Multiple polls have found that Eastern European attitudes toward “homosexuality” are far worse than those of other members of the EU. An intensive 2011 poll entitled “Intolerance, Prejudice and Discrimination: European Report” found, “Prejudices against homosexuals…. are widespread, especially in Eastern Europe.” Eighty-eight percent of Poles and two-thirds of Hungarians (the two Eastern European nations analyzed) opposed same-sex marriage, while over 75 percent of Poles “find homosexuality immoral” – as do two-thirds of Hungarians.
The recession didn’t spirit these forces into being. The Communist regimes routinely punished or outlawed same-sex desire. Nicolae Ceausescu’s regime in Romania was particularly brutal, instituting the notorious Article 200, which criminalized same-sex intercourse. There were still Romanians imprisoned through the 1990s due to Article 200, which wasn’t repealed until 2001 when the nation began the process of applying for EU membership. (Romania has since instituted a law banning discrimination based on sexual orientation from the workplace.)
“Police authorities continue to act as if being gay is a crime,” said Iustina Ionescu, a Romanian lawyer who works with the LGBT advocacy group Accept (Romania just had its first pride march in 2006). “In terms of legal recognition of same sex couples, we are very much behind Hungary. We don’t have that or any recognition for same sex rights.”
But it is Russia that is spearheading a new form of legislative homophobia. A wave of disturbing laws has been passed in polities across the country, most recently in Saint Petersburg. These laws fine anyone found to be taking part in “public activities to promote sodomy, lesbianism, bisexuality and transsexuality” that could be observed by minors. The wording of the laws is vague and they are often passed in tandem with similar laws regarding pedophilia. Russia’s Parliament is considering a national version.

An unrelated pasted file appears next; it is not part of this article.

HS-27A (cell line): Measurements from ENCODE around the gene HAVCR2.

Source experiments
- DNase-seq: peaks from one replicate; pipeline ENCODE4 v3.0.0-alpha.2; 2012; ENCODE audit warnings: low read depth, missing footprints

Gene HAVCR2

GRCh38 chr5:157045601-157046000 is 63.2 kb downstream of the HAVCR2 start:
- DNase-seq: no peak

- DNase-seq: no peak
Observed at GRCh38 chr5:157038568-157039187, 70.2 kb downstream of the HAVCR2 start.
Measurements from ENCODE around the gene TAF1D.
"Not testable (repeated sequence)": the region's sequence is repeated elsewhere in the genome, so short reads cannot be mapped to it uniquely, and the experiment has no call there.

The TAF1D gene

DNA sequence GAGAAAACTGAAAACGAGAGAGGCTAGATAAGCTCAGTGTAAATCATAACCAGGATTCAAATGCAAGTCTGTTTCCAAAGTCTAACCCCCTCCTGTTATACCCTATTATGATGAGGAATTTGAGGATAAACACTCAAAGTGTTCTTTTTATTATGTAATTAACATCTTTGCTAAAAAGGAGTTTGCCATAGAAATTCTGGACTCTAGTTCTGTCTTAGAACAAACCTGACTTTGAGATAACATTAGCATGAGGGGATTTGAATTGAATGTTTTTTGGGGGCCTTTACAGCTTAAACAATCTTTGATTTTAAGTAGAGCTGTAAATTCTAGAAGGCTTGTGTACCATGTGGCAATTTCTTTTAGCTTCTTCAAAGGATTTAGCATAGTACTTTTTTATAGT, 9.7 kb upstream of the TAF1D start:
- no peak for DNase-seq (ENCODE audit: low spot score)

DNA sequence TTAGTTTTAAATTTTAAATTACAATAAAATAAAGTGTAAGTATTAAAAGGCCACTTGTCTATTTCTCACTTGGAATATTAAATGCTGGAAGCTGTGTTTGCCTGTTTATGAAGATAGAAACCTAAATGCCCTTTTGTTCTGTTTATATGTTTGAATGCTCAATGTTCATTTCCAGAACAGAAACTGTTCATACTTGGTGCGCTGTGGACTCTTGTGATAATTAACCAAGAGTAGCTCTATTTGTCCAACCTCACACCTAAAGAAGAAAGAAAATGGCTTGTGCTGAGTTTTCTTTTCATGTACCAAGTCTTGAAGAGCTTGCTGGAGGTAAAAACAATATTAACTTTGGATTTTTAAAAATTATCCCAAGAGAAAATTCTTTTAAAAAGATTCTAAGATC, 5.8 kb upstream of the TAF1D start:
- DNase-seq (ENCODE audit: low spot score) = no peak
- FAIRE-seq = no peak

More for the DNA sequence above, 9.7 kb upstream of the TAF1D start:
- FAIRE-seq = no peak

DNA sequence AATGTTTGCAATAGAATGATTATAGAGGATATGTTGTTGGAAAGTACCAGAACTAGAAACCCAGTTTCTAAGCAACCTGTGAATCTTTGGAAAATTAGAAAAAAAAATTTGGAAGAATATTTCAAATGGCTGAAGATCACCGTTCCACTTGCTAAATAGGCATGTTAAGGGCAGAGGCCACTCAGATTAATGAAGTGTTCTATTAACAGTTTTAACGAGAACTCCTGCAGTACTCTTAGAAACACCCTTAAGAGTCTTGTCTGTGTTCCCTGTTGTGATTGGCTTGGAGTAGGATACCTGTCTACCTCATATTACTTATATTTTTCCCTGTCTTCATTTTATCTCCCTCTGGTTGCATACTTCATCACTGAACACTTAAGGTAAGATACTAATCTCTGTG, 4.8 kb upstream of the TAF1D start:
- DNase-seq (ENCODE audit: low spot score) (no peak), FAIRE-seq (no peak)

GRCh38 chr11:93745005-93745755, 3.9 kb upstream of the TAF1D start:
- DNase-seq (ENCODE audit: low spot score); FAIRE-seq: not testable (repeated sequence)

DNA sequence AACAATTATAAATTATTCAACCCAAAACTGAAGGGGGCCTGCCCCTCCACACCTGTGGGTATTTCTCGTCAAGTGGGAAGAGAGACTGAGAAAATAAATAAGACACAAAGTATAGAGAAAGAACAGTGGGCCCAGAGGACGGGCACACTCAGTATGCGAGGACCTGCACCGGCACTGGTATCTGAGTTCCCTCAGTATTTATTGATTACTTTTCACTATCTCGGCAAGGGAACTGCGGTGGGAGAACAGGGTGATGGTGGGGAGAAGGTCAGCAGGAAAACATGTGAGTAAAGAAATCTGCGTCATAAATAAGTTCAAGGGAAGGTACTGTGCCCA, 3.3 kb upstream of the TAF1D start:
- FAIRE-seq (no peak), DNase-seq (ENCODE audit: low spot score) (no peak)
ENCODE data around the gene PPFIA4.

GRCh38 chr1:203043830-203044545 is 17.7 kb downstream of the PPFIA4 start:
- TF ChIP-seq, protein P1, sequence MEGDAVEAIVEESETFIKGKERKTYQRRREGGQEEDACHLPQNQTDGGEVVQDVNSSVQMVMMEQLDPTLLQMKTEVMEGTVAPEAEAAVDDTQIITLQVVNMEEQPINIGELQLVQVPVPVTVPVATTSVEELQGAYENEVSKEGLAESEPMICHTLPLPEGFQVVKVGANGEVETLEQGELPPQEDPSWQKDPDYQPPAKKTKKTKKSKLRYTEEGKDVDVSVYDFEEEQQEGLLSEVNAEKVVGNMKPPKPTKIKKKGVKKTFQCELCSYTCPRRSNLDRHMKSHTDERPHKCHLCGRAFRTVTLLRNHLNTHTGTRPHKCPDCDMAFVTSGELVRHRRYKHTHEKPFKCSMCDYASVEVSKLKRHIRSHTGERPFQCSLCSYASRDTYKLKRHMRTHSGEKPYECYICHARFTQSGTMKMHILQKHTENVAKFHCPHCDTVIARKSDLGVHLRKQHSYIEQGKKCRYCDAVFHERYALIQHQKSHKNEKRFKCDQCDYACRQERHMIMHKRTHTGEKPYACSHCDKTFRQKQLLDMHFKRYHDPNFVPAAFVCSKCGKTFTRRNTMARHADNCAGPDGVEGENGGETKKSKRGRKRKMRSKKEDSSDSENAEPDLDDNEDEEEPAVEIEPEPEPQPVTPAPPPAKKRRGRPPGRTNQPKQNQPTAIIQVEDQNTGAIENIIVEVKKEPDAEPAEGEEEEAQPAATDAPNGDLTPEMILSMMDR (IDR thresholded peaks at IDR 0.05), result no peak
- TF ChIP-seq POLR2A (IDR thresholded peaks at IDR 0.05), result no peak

Other regional right-wing governments and political parties have copied the idea. This May, the European Parliament condemned a spike in regional homophobia, specifically citing the new Russian laws, their counterparts in the Ukraine and similar legislation introduced in Moldova, Lithuania, Latvia and Hungary.
In Hungary, Jobbik is behind the Russian-style legislation that would ban the positive portrayal of “disorders of sexual behavior – especially sexual relations between members of the same sex.” Fidesz seems leery of such extremes and has expressed no support for the bill. Or as Tamás Dombos, of the Háttér Support Society for LGBT People, puts it, “the government is homophobic, but on a different scale.”
Fidesz’s policies are a regression for a nation that once boasted the region’s most progressive LGBT laws – including a recognition of same-sex domestic partners that dates back to 1996 (these partnerships were granted the same rights as married couples in 2006, except in areas related to children). In 2003, Hungary went above and beyond EU standards by passing an anti-discrimination law that extended beyond the workplace to education, housing and social benefits. Since Fidesz took power, progress has ended and hope for future gains looks bleak.
“[LGBT people] see all these homophobic groups on the streets, they see all these homophobic legislative initiatives and they really feel uncertain about their future,” Dombos said. “People come to our legal aid and ask if they should enter into registered partnership because [they fear] Jobbik [attaining] power and having a list of all the gays.”
Dombos sees hope, for Hungary at least, because of the prominent place LGBT groups have taken in the left-of-center anti-Fidesz opposition. But that will do little in the immediate future. And with the economic crisis looking unlikely to forsake Eastern Europe anytime soon, the forces of reaction won’t be losing momentum in the near future.